I am testing a carbon/resin free 55g at the moment to see how the fish do, also adding Kent cichlid trace elements to the same tank. If the fish do well I will probably go chemical free in my other tanks as well.

I kept T. meeki, and convicts when growing up, so I can see why people get excited about south/central Am cichlids. I could watch my meekis forever and never get bored. What part of the country are you in?

Regards,

Matt

chc
03-02-2003, 12:16 AM
Matt, yes, I'm going with a modified version of a wet/dry. I have some friends at a Marine Science Museum, and I've learned a great deal from them. Since I wanted an "open" system where a good exchange of gasses could take place, and I was turned off by fluidized bed filtration as a sole bio-filter method due to its instability in power outages, etc., the wet/dry won out (I have plumbed the design for additional biofiltration from a fluidized bed though; I want to be able to "jump start" some tanks with it after it matures). I have had the opportunity to really study the techniques in use at the Museum and a few other places, and even in very large instances they use some form of a bio-tower (of course, their's may be 25 feet tall!).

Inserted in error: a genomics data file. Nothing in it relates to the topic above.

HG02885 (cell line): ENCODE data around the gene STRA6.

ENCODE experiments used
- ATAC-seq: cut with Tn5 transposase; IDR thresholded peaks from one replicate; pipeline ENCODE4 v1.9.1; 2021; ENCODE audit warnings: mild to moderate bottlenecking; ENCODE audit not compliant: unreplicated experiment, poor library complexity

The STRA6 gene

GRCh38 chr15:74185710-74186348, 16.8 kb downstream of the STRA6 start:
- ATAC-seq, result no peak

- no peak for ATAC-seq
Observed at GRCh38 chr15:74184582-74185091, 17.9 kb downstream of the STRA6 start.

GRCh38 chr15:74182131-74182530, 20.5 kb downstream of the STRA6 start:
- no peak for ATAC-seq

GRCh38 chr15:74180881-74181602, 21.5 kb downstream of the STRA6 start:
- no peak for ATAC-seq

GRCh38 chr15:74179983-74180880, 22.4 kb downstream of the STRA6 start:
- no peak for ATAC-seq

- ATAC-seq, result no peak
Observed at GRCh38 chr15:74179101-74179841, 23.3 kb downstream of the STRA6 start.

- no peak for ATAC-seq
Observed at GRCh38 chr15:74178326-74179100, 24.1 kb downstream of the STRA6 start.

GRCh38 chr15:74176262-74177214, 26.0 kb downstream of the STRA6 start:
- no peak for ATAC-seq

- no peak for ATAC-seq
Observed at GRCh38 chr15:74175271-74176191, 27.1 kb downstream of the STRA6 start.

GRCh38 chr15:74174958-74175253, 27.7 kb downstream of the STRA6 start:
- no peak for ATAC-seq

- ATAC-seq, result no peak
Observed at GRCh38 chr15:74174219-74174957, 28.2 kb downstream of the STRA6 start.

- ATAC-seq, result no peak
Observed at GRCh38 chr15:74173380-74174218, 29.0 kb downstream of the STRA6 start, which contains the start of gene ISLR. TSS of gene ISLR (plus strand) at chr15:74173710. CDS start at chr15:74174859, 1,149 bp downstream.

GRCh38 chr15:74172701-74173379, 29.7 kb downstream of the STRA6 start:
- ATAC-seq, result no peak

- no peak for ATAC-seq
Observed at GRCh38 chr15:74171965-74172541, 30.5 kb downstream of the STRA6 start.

My wet/dry design is heavily modified to handle the 3,000 gallon hourly flow and has a couple of features intended to allow the quietest possible operation. Also, a micron bag is the "first line of defense" in the filter, so I can remove an entire day's amount or particulate waste from the system every morning. The water is thus polished with no possibility for bypass.